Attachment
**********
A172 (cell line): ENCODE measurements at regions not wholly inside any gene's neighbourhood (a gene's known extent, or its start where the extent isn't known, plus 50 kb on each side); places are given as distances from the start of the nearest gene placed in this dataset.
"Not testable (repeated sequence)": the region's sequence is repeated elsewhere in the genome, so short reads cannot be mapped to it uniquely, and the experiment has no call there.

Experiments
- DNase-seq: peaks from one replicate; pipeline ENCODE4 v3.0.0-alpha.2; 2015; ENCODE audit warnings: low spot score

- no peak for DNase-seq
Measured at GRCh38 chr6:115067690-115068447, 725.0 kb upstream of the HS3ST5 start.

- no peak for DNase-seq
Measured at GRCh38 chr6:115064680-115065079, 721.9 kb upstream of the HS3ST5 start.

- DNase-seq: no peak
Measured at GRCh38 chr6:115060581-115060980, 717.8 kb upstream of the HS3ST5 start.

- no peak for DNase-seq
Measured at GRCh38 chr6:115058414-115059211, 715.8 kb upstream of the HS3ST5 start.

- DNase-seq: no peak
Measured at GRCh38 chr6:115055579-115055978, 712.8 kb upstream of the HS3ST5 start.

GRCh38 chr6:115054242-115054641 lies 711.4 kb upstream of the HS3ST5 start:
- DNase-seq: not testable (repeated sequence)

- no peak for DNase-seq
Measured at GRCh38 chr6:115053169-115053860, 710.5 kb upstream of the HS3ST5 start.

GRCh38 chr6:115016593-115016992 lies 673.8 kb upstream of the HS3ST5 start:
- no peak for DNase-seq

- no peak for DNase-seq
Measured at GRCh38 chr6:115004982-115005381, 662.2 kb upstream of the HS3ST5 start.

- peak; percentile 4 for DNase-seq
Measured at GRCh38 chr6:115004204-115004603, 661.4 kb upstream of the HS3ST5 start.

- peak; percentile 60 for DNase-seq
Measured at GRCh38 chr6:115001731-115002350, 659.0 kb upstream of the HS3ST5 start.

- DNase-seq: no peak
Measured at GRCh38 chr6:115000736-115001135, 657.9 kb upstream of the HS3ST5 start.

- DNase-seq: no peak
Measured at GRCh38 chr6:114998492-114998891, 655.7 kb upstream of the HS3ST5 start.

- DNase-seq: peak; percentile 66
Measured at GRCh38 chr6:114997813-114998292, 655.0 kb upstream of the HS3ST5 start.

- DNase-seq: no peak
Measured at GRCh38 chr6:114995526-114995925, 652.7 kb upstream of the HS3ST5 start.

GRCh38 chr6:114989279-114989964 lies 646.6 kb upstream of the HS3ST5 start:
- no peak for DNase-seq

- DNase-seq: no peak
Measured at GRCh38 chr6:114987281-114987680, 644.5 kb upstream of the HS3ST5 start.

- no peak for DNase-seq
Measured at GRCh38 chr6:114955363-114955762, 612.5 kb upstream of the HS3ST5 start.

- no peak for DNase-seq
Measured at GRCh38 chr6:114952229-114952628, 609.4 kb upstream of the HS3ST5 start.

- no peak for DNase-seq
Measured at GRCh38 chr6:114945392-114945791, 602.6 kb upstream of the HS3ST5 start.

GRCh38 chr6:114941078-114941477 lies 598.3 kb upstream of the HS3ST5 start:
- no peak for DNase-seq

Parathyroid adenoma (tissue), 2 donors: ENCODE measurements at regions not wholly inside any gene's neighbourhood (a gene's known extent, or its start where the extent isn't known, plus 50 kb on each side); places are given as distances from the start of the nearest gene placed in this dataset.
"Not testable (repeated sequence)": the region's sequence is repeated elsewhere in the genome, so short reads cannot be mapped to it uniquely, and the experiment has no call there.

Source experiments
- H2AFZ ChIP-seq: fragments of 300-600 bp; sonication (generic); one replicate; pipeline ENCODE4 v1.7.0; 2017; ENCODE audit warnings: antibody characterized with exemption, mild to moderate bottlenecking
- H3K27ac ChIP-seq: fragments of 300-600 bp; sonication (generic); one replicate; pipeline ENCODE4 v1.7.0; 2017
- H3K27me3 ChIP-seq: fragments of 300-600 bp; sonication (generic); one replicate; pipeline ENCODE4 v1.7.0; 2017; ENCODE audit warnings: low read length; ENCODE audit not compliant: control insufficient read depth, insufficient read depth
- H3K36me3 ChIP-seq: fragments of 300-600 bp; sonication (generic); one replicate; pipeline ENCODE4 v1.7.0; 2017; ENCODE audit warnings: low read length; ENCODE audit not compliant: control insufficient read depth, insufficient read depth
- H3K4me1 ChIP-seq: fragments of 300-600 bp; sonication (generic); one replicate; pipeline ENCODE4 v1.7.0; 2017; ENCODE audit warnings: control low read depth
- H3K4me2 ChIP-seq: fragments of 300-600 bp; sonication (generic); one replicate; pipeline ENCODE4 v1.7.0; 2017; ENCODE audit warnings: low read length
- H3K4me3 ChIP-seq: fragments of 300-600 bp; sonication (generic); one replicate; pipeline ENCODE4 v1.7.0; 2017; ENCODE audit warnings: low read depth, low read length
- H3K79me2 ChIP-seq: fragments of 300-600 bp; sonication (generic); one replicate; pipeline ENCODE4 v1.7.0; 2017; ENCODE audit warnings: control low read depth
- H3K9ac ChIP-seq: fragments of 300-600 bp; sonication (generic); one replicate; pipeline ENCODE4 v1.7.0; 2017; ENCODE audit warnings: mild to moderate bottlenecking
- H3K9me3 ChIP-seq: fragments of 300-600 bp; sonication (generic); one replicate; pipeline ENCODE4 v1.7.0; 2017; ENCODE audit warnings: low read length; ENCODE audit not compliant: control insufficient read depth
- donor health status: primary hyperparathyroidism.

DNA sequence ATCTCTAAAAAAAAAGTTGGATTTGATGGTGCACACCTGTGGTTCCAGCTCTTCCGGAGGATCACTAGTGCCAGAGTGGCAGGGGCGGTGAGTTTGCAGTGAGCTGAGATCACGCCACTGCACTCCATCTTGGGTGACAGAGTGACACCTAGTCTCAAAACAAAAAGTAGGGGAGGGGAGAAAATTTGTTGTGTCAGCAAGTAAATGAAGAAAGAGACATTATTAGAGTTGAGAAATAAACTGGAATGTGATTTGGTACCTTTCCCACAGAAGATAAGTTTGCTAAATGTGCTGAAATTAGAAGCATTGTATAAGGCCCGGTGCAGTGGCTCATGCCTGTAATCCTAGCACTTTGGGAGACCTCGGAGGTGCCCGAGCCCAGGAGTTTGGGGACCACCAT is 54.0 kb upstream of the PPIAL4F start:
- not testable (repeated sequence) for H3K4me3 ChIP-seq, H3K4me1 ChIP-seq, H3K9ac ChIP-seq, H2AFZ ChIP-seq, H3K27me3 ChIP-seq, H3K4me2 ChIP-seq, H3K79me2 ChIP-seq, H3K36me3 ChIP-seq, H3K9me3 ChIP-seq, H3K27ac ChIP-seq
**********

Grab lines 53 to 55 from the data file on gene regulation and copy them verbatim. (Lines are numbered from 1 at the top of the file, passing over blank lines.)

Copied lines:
- H3K36me3 ChIP-seq: fragments of 300-600 bp; sonication (generic); one replicate; pipeline ENCODE4 v1.7.0; 2017; ENCODE audit warnings: low read length; ENCODE audit not compliant: control insufficient read depth, insufficient read depth
- H3K4me1 ChIP-seq: fragments of 300-600 bp; sonication (generic); one replicate; pipeline ENCODE4 v1.7.0; 2017; ENCODE audit warnings: control low read depth
- H3K4me2 ChIP-seq: fragments of 300-600 bp; sonication (generic); one replicate; pipeline ENCODE4 v1.7.0; 2017; ENCODE audit warnings: low read length